Anabolic-androgenic steroids linked to reduced future mental health
Washington: The use of anabolic-androgenic steroids may affect one`s mental health later in life, a new study has warned.
This is the main conclusion of a new study on elite male strength athletes that researchers from the University of Gothenburg.
Twenty per cent of the subjects in the study admitted steroid use.
Together with colleagues from Sahlgrenska University Hospital, they found a connection between abuse of anabolic-androgenic steroids (AAS) and mental health problems many years later.
The study included almost 700 former Swedish wrestlers, weightlifters, powerlifters and throwers who competed at the elite level sometime between 1960 and 1979. Twenty per cent of them admitted using steroids during their active careers. The purpose of the study was to look for links between AAS use and mental problems.
`We found a clear link. AAS users were more likely to have been treated for depression, concentration problems and aggressive behaviour,` says Claudia Fahlke, director at CERA.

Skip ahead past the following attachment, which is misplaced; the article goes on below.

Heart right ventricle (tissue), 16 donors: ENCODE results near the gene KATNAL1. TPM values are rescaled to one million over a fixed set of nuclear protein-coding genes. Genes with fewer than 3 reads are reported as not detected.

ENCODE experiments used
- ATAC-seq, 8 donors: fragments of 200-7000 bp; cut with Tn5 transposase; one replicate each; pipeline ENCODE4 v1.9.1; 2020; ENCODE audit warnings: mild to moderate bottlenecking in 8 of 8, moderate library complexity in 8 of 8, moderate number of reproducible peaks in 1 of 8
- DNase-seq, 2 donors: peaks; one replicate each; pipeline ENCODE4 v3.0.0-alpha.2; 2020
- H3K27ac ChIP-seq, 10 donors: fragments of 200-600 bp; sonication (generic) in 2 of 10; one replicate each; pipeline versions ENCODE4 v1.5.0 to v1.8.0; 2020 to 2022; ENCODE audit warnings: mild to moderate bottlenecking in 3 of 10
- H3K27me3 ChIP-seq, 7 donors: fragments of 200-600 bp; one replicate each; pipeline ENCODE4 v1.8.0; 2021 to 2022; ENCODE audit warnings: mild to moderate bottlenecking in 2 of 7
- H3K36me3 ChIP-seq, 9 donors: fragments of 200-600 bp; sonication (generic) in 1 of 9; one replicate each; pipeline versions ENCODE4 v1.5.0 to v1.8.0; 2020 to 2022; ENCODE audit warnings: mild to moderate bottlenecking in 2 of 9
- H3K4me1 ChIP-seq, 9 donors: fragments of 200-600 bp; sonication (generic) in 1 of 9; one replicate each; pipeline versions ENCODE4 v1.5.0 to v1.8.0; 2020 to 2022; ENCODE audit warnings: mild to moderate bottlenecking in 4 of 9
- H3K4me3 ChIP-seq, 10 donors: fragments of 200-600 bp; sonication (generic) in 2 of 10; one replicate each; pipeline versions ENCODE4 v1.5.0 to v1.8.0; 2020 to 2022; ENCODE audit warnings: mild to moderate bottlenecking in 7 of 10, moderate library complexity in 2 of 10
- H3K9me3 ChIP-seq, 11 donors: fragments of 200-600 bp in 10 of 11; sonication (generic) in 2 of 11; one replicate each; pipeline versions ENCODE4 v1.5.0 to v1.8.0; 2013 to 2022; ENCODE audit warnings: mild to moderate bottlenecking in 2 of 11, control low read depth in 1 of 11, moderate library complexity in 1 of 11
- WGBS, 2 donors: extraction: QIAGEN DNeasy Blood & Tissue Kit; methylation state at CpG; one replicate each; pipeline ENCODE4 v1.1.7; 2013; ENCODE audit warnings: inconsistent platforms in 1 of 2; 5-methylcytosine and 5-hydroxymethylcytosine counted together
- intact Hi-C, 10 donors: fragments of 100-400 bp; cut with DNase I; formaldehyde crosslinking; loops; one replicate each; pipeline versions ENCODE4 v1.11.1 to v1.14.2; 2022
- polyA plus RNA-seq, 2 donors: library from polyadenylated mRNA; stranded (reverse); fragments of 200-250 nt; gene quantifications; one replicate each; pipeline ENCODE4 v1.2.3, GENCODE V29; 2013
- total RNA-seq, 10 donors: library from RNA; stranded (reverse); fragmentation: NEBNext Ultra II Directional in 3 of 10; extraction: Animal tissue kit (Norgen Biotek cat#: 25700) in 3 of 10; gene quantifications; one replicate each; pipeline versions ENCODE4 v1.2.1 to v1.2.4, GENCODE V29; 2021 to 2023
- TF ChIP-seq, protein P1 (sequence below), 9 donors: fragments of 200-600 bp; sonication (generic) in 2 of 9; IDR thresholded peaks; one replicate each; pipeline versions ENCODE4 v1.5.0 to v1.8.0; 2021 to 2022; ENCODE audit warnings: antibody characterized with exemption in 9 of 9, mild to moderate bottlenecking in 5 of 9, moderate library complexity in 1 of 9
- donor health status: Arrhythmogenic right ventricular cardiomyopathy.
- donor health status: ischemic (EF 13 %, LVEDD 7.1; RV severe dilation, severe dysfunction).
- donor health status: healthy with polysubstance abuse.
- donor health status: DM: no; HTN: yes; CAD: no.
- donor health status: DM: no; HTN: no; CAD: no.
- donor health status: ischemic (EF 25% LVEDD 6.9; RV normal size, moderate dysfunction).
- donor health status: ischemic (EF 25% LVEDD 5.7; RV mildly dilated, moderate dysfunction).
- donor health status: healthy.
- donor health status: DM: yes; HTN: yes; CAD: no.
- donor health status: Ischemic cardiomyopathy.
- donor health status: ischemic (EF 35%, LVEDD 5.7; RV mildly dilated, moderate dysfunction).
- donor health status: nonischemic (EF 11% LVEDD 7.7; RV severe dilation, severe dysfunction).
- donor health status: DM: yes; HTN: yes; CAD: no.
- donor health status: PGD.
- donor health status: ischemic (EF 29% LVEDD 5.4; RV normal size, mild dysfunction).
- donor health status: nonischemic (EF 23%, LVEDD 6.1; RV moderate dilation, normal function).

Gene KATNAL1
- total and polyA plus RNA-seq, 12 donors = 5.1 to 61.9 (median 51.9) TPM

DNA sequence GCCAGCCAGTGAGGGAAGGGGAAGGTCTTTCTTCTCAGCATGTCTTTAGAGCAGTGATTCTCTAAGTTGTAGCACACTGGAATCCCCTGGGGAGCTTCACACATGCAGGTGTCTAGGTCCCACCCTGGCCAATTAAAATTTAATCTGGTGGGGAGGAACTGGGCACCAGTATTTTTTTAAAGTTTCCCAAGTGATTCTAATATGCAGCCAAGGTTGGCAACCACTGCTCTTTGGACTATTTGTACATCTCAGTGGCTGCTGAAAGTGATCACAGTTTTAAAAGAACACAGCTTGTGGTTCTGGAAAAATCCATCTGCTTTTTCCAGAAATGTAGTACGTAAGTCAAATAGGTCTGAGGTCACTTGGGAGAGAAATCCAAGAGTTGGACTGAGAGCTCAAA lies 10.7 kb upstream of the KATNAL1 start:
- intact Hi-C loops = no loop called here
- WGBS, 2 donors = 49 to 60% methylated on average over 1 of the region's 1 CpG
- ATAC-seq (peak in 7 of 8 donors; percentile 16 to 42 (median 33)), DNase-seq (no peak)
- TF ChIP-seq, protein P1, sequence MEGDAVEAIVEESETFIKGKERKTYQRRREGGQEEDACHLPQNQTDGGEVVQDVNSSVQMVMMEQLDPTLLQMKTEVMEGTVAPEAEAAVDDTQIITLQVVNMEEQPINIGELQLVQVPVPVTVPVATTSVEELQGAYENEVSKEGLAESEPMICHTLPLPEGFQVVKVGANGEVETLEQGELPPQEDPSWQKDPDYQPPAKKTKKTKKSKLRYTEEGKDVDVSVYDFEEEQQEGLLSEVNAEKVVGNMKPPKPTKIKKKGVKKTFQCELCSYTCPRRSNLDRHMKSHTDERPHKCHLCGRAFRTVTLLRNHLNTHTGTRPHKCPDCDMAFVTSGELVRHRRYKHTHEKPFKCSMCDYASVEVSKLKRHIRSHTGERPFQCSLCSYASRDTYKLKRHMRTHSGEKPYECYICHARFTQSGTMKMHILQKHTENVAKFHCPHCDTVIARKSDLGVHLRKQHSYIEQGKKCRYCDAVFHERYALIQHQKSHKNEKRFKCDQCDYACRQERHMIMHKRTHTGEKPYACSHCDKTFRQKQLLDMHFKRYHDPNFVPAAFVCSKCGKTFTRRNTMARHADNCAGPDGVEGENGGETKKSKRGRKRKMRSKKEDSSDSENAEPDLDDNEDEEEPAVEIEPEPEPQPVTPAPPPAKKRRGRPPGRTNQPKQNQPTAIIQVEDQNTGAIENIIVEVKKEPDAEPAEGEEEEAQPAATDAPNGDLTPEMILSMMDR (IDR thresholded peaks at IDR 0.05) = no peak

The researchers also found that AAS users were more likely to have abused other illicit drugs and alcohol. However, it remains unclear whether the steroid use actually caused the mental health problems or the mental health problems rather caused the steroid use.
`What we were able to show, though, is that psychiatric symptoms and use of steroids and other drugs tend to reinforce each other in a vicious cycle. This suggests that the anti-doping efforts remain very important, both in and outside of sports,` says Fahlke.
The study was recently published in the British Journal of Sports Medicine.